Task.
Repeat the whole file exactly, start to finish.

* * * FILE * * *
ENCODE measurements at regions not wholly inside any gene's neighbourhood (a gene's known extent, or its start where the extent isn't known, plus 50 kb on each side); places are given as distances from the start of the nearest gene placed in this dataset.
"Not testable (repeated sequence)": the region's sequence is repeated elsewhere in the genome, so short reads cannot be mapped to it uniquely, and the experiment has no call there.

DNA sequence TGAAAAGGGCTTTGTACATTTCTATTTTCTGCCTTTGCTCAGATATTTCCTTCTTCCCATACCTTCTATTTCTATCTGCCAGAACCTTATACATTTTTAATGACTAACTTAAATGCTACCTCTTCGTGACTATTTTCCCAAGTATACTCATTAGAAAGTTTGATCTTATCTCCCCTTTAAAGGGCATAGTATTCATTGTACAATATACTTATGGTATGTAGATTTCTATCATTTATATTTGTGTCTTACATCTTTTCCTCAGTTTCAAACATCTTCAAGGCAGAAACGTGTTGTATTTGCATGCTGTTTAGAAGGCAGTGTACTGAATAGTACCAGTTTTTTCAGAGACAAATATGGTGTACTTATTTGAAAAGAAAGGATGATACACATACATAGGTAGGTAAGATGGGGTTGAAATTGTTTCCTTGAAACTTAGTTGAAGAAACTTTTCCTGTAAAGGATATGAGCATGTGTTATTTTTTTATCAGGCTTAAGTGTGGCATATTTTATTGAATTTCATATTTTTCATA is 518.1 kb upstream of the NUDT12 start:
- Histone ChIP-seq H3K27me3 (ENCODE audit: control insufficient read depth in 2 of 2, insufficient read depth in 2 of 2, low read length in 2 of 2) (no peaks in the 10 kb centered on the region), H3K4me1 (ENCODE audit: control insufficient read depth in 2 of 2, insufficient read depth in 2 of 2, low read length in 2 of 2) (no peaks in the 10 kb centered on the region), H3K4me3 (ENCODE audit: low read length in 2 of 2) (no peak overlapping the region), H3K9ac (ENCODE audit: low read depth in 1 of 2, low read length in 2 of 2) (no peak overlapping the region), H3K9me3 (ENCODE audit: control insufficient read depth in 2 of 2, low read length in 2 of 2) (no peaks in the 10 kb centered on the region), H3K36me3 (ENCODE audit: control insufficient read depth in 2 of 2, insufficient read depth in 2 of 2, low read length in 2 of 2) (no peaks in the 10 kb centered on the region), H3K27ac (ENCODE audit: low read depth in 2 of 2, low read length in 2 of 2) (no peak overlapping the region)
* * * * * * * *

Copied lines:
ENCODE measurements at regions not wholly inside any gene's neighbourhood (a gene's known extent, or its start where the extent isn't known, plus 50 kb on each side); places are given as distances from the start of the nearest gene placed in this dataset.
"Not testable (repeated sequence)": the region's sequence is repeated elsewhere in the genome, so short reads cannot be mapped to it uniquely, and the experiment has no call there.

DNA sequence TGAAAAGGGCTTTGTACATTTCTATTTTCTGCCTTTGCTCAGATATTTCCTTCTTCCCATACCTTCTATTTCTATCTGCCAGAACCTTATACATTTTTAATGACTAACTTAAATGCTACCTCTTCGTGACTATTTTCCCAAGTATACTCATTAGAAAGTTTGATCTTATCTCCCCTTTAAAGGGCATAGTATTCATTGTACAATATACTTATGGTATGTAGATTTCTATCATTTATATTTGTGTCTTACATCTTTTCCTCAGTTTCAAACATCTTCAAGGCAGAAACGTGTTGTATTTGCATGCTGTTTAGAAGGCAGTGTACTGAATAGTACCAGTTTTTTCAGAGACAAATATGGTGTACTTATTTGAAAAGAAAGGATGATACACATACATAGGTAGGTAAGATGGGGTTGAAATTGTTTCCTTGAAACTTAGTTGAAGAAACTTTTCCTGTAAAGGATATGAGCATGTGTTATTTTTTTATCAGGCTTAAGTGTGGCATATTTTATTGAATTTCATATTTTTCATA is 518.1 kb upstream of the NUDT12 start:
- Histone ChIP-seq H3K27me3 (ENCODE audit: control insufficient read depth in 2 of 2, insufficient read depth in 2 of 2, low read length in 2 of 2) (no peaks in the 10 kb centered on the region), H3K4me1 (ENCODE audit: control insufficient read depth in 2 of 2, insufficient read depth in 2 of 2, low read length in 2 of 2) (no peaks in the 10 kb centered on the region), H3K4me3 (ENCODE audit: low read length in 2 of 2) (no peak overlapping the region), H3K9ac (ENCODE audit: low read depth in 1 of 2, low read length in 2 of 2) (no peak overlapping the region), H3K9me3 (ENCODE audit: control insufficient read depth in 2 of 2, low read length in 2 of 2) (no peaks in the 10 kb centered on the region), H3K36me3 (ENCODE audit: control insufficient read depth in 2 of 2, insufficient read depth in 2 of 2, low read length in 2 of 2) (no peaks in the 10 kb centered on the region), H3K27ac (ENCODE audit: low read depth in 2 of 2, low read length in 2 of 2) (no peak overlapping the region)